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    Kudzu (Pueraria lobata)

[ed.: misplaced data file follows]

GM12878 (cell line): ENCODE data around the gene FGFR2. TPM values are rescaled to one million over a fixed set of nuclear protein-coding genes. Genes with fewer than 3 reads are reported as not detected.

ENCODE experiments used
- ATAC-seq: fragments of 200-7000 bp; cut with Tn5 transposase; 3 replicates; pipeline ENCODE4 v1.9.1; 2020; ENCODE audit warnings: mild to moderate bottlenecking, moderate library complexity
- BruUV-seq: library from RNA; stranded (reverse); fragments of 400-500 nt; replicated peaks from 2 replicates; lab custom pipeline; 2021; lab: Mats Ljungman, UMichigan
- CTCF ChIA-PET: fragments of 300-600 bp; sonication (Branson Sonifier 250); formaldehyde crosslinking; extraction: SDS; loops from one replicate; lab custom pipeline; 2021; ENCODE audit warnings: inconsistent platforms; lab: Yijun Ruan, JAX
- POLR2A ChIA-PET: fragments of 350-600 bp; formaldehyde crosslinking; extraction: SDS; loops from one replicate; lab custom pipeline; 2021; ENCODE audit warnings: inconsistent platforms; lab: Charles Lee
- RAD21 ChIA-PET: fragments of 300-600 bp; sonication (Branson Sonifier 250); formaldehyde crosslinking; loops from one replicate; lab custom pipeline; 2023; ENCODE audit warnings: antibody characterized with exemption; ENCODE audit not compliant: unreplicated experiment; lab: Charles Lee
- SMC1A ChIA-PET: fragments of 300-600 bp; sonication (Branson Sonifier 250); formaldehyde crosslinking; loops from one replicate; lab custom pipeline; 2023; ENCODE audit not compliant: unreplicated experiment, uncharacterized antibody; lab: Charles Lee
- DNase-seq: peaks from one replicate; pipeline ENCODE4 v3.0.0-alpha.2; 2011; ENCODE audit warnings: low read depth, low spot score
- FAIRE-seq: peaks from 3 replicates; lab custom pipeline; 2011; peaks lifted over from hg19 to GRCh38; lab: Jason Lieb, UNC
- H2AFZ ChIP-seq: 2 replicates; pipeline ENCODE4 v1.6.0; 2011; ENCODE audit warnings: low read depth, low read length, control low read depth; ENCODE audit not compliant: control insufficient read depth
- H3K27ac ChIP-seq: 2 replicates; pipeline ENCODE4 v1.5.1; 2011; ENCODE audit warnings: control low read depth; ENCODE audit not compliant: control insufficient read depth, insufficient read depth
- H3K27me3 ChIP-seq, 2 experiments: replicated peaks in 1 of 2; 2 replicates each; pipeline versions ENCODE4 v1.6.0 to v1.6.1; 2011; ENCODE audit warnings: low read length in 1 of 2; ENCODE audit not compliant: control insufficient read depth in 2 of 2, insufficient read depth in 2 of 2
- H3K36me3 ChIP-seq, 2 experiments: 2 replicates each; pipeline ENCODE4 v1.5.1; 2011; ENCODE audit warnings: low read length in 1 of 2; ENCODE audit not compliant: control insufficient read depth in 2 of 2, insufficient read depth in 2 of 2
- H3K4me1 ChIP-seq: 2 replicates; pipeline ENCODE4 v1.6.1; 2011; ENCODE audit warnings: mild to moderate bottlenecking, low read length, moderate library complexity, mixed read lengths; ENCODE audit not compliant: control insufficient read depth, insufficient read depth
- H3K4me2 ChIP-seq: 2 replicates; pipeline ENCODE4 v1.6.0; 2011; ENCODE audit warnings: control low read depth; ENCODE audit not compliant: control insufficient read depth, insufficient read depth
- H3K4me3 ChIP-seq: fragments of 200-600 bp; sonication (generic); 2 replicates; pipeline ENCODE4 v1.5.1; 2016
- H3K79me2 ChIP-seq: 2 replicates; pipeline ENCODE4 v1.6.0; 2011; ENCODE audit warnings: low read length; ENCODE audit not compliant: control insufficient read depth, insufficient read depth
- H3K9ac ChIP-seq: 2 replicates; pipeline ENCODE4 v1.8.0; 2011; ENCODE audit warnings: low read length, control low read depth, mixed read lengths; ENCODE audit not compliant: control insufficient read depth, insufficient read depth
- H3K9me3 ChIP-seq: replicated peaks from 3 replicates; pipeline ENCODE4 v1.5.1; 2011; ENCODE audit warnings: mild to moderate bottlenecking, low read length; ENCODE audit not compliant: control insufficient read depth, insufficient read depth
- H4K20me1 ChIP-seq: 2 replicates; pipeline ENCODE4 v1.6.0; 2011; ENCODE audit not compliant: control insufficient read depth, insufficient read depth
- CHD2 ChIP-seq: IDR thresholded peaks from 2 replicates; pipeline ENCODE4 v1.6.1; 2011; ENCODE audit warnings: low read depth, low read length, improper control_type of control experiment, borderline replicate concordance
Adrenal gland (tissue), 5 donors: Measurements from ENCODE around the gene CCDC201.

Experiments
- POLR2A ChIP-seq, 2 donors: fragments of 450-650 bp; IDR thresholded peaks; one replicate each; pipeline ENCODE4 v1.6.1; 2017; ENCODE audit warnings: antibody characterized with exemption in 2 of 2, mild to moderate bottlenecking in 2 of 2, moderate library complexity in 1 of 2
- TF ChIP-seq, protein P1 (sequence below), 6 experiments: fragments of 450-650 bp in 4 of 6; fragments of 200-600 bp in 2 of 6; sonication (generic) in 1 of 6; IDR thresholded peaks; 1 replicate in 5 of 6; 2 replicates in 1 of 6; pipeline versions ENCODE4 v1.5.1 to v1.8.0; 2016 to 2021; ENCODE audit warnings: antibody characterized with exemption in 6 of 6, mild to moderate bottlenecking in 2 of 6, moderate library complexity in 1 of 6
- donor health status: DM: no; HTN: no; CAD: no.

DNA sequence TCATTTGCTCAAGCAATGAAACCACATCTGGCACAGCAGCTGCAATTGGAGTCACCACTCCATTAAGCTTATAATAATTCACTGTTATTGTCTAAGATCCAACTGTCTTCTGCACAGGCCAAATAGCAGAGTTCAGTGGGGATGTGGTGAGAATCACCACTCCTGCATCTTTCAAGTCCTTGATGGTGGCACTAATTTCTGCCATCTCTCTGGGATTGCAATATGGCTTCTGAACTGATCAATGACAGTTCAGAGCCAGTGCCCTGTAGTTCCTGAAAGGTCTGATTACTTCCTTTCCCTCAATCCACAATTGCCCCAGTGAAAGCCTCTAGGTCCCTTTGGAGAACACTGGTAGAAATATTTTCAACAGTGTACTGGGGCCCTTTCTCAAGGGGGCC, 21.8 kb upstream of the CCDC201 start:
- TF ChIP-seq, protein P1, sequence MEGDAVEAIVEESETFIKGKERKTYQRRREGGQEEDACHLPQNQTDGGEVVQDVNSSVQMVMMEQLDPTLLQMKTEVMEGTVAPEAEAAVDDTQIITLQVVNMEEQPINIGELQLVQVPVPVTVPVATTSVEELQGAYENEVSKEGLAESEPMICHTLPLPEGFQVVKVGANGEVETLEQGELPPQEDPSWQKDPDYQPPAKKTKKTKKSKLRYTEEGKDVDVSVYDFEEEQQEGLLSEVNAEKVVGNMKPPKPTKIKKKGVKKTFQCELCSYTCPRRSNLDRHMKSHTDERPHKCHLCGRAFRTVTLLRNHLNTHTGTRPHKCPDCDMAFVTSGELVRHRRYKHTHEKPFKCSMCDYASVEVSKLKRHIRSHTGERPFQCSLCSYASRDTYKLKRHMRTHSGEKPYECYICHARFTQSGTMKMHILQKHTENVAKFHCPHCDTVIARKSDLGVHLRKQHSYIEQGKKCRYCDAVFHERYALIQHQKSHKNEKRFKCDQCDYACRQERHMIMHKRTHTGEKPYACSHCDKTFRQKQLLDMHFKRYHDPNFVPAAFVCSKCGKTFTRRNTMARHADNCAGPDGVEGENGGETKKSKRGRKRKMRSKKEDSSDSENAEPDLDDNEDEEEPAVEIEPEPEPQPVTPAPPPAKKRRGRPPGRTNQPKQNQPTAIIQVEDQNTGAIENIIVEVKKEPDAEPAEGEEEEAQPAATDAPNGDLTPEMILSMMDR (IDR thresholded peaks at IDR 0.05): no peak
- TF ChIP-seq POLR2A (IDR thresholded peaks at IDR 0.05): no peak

Kudzu (クズ or 葛 Kuzu?), Pueraria lobata (syn. P. montana, P. thunbergiana), is one of about 20 species in the genus Pueraria in the pea family Fabaceae, subfamily Faboideae. It is native to southern Japan and southeast China in eastern Asia. The name comes from the Japanese word for this plant, kuzu. The other species of Pueraria occur in southeast Asia, further south.Studies have shown that kudzu can reduce both hangovers and alcohol cravings. A person who takes kudzu, will still drink alcohol, however, they will consume less than if they had not taken kudzu.The mechanism for this is not yet established, but it may have to do with both alcohol metabolism and the reward circuits in the brain. The Harvard Medical School is studying kudzu as a possible way to treat alcoholic cravings, by turning an extracted compound from the herb into a medical drug.Kudzu also contains a number of useful isoflavones, including daidzein (an anti-inflammatory and antimicrobial agent), daidzin (a cancer preventive) and genistein (an antileukemic agent). Kudzu is a unique source of the isoflavone puerarin. Kudzu root compounds can affect neurotransmitters (including serotonin, GABA, and glutamate) and it has shown value in treating migraine and cluster headache.In traditional Chinese medicine, where it is known as gé gēn (葛根), kudzu is considered one of the 50 fundamental herbs. It is used to treat tinnitus, vertigo, and Wei syndrome (superficial heat close to the surface). http://en.wikipedia.org/wiki/Kudzu